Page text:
Retired Educator Provides Walking Sticks for Aid Mission in Jamaica

Retired Educator Provides Walking Sticks for Aid Mission in Jamaica

Ron Fowler and Cornellie Squires smile following Squires recent humanitarian aid trip to Jamaica for the Joshua Mission. Fowler provided 42 handmade walking sticks and canes while Squires traveled to the country to give aid. SweetwaterNOW photo by David Martin.

ROCK SPRINGS — A retired Rock Springs educator’s hobby of making canes and walking sticks is helping the impoverished residents of a Jamaican city.

Ron Fowler recently sent 42 of his sunflower stalk walking sticks to Negril, Jamaica as part of the nondenominational Joshua Mission’s aid to residents of the city. Local volunteers with the mission flew to Jamaica last month with donations from Sweetwater County residents and businesses to help provide healthcare services in Negril.

Fowler is a familiar name to generations of Rock Springs residents. A longtime Rock Springs High School English teacher, he spent nearly 43 years educating the city’s youth and has taught approximately 5,600 students throughout his career. Fowler’s hobby making walking sticks started about 30 years ago when he had some sunflower stalks that he had left out over the winter and had discovered the stalks became firm and strong after they had dried out. He overheard students talking about taking hikes and having their walking sticks break and decided to try making a walking stick using a dried stalk. Fowler quickly discovered the stalks make excellent walking sticks.

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Fowler said he grows the sunflowers he uses for his walking sticks and receives stalks from four other people. After drying for a year, Fowler sands the stalks by hand and coats them with varnish. For the walking sticks, Fowler places a steel tip at the top of the stick and a rubber foot at the bottom, while with the canes, he fits a rubber handle at the top of the cane. Over the years, he has given his finished pieces to friends, family and former students, and had created a small stockpile at his home.

“I just do this for fun,” Fowler said. “I like to see the smile on people’s faces when they get them.”

A Jamaican woman stands up, using a cane made by Fowler. Photo courtesy of Cornellie Squires

Fowler’s involvement with the Joshua Mission started last March when Cornellie Squires, an RN currently working for Medcor at Genesis-Alkali, contacted him about the sticks. Squires had previously worked with Fowler’s wife and knew about his hobby. When she asked about the sticks and sending them to Jamaica, Fowler immediately agreed.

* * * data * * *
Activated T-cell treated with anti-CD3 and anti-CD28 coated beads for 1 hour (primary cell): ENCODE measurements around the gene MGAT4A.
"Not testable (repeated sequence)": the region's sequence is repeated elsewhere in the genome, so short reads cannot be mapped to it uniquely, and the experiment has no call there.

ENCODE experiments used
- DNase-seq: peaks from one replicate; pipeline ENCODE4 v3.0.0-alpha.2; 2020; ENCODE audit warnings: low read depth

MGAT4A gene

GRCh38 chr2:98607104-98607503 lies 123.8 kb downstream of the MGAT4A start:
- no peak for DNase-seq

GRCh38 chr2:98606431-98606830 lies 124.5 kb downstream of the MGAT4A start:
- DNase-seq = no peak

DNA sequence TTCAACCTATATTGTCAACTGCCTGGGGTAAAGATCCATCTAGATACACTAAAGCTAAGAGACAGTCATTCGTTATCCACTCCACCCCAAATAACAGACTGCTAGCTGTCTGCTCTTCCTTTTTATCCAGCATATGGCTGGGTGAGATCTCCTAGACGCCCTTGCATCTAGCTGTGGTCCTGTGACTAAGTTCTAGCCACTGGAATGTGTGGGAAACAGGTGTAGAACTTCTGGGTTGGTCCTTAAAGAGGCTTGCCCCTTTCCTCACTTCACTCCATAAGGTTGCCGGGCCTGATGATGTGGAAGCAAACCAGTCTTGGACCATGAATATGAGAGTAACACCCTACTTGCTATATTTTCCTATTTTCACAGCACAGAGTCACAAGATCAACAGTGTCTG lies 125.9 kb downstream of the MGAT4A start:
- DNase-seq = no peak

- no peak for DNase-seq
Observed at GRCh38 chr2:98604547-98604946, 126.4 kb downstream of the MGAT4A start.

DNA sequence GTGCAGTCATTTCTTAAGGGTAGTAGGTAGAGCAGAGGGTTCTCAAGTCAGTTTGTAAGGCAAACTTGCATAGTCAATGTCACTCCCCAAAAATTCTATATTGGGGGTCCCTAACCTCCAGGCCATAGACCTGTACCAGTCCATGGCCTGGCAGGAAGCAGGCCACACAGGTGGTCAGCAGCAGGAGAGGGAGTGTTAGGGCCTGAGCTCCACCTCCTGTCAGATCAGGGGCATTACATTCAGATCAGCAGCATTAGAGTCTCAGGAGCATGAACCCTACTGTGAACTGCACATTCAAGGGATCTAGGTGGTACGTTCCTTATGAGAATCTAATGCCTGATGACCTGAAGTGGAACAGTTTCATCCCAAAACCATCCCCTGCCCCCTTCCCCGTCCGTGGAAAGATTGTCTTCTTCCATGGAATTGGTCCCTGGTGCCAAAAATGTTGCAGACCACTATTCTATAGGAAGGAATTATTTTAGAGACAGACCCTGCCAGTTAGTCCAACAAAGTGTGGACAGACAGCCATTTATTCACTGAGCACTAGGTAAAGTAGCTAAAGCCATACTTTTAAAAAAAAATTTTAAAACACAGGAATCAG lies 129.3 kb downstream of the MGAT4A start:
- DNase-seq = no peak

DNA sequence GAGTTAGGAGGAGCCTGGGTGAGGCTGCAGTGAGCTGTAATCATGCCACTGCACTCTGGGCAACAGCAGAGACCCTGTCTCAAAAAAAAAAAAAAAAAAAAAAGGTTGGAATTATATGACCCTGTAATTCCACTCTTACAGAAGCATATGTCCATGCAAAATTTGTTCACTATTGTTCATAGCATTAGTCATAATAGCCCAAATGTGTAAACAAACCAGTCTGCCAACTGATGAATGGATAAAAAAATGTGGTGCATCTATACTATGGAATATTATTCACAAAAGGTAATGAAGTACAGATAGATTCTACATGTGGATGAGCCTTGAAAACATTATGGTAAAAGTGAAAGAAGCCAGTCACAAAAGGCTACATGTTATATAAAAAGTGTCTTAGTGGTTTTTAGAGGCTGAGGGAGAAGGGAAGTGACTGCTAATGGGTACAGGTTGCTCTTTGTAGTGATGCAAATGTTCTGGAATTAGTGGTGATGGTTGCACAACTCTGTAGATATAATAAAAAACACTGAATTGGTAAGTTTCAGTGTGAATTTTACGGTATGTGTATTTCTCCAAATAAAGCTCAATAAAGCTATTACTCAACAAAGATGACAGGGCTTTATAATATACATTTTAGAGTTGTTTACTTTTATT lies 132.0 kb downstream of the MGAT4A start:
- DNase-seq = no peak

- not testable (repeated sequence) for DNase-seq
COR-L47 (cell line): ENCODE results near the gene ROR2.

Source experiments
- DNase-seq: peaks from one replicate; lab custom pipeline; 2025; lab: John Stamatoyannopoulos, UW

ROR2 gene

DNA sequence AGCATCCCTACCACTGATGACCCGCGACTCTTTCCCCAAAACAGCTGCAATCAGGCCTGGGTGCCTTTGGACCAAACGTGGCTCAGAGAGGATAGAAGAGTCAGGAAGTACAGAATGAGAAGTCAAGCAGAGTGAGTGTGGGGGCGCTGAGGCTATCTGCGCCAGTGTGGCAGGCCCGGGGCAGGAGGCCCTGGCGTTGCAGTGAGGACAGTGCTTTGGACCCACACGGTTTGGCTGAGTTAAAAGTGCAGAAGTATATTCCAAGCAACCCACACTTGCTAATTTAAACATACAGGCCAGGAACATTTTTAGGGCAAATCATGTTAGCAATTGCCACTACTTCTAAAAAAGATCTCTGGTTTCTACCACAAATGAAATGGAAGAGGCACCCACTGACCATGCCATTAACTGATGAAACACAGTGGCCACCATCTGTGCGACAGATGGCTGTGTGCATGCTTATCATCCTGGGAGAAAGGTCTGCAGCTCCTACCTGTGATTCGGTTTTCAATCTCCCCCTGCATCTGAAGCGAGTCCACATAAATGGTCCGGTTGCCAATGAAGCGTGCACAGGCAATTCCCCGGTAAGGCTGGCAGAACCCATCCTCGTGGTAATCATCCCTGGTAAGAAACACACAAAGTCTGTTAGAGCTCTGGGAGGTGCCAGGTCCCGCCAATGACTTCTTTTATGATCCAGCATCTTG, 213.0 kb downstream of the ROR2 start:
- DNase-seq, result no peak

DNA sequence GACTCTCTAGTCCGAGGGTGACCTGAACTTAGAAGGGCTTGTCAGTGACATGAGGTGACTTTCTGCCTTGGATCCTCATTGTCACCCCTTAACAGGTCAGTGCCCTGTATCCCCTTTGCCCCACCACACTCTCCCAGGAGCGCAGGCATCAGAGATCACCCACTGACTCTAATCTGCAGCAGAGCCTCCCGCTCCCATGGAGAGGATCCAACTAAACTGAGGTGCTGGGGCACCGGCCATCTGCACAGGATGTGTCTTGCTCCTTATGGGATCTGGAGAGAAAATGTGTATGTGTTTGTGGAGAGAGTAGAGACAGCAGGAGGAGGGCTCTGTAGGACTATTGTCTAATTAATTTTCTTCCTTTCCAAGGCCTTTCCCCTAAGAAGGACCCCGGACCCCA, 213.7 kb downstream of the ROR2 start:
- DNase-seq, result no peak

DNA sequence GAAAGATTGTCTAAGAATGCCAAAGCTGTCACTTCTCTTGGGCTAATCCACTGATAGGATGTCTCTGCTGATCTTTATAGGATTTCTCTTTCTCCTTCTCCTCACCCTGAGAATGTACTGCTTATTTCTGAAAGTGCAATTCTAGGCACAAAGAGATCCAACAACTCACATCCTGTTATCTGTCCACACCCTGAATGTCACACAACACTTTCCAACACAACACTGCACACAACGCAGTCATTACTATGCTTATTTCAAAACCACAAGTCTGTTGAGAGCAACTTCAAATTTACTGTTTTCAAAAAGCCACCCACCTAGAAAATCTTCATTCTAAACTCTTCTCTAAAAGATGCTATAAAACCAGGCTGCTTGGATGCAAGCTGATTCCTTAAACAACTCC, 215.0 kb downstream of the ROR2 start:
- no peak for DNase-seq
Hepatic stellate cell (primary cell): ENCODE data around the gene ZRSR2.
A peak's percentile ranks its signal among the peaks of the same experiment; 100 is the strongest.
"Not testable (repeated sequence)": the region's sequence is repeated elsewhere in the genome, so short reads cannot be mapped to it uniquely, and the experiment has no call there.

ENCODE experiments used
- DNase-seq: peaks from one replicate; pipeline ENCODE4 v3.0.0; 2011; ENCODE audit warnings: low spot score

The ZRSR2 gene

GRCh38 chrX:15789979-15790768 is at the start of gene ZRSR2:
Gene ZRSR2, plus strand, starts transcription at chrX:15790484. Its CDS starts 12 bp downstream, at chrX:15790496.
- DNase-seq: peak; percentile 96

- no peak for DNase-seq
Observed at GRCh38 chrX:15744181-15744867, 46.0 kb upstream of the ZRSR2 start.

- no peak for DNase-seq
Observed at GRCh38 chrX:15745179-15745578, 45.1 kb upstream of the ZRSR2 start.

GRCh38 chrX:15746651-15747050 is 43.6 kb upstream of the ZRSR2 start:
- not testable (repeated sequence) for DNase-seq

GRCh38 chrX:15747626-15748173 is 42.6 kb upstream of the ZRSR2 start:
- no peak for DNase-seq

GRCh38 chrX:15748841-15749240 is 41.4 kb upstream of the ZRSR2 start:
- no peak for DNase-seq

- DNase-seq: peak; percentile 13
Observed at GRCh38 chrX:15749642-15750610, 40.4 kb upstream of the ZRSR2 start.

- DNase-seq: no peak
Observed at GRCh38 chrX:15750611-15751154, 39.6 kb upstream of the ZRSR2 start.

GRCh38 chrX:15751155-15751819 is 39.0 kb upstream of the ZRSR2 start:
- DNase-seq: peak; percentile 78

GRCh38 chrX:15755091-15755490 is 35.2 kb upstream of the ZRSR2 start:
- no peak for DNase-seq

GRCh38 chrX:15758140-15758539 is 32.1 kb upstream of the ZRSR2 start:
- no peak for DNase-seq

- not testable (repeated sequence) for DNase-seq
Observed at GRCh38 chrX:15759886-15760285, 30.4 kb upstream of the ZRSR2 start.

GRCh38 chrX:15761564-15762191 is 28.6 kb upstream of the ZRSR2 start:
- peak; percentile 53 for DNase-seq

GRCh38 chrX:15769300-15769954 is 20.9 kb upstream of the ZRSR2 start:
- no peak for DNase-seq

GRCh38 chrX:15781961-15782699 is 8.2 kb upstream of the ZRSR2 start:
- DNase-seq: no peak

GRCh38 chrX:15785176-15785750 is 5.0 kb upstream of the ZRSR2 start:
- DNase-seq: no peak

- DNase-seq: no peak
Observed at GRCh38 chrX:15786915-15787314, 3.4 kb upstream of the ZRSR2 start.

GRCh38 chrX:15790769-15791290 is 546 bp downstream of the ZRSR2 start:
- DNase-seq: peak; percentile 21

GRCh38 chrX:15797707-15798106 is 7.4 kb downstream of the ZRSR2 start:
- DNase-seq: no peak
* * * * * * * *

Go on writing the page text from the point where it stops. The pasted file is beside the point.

“I said yes. I was wondering what I was going to do with all these walking sticks,” he said.

Along with the stockpile he already had, Fowler made several more throughout the year. Fowler is especially thankful to Ace Hardware in Rock Springs and Store Manager Cory Bohlmann. He said Ace Hardware donated the steel tips he uses for the top of the walking sticks, which allowed him to make more than he would have been able to otherwise. When the time came, Fowler had 42 sticks and canes ready to be shipped to Jamaica.

“Ron was amazing with all of these canes,” Squires said.

When one thinks of Jamaica, they often imagine picturesque beaches and beautiful resorts. However, beyond the resorts and beaches, poverty is a problem in the country. While strides have been made in recent years in lowering the poverty rate within the country, many still live below the poverty line and struggle with access to basic healthcare. Squires said a lot of people use rain barrels to collect fresh water, with access to running water very limited.

The Joshua Mission was founded in 2016 and incorporated as a nonprofit organization in 2019 specifically to help underserved populations in Negril. The mission is based in Cary, Illinois and has provided week-long medical clinics in Negril for the past four years.

Cornellie Squires and Ron Fowler stand with an assortment of canes and walking sticks Fowler made that were sent to Jamaica. Photo courtesy of Cornellie Squires

Squires arrived in Jamaica Feb. 17 and spent a week assisting the mission. She said Fowler wasn’t the only county resident donating to the mission, as Genesis-Alkali donated safety gloves, Industrial Supply provided safety glasses, Tina and John Mullinex helped gather clothing donations, and Dr. Bryce Castillon provided dental hygiene kits.

“That was just by word of mouth. The people of Sweetwater County have been so generous,” Squires said. “It really brings home why we live here.”

Squires said the group provided medical care to more than 500 people and more than 100 dental patients during the four days they were serving Negril. Squires said instances of high cholesterol and diabetes are prevalent amongst residents, as well as the need for wound care. The mission offers medications and medical supplies to help treat those conditions, as well as provide other medical services.

With Fowler’s canes and sticks, she said mission volunteers could quickly saw them down to an appropriate height before handing them away, making them easily adjusted to the height of a patient.  

Squires said she already has her flight to Jamaica booked next year. She says the experience of helping Negril’s residents was life-changing for her.

“It’s just such a humbling experience to go down and help them,” she said.

Fowler remains busy building more walking sticks and canes to send next year.

“I keep making them,” he said. “I’ll have a whole bunch more.”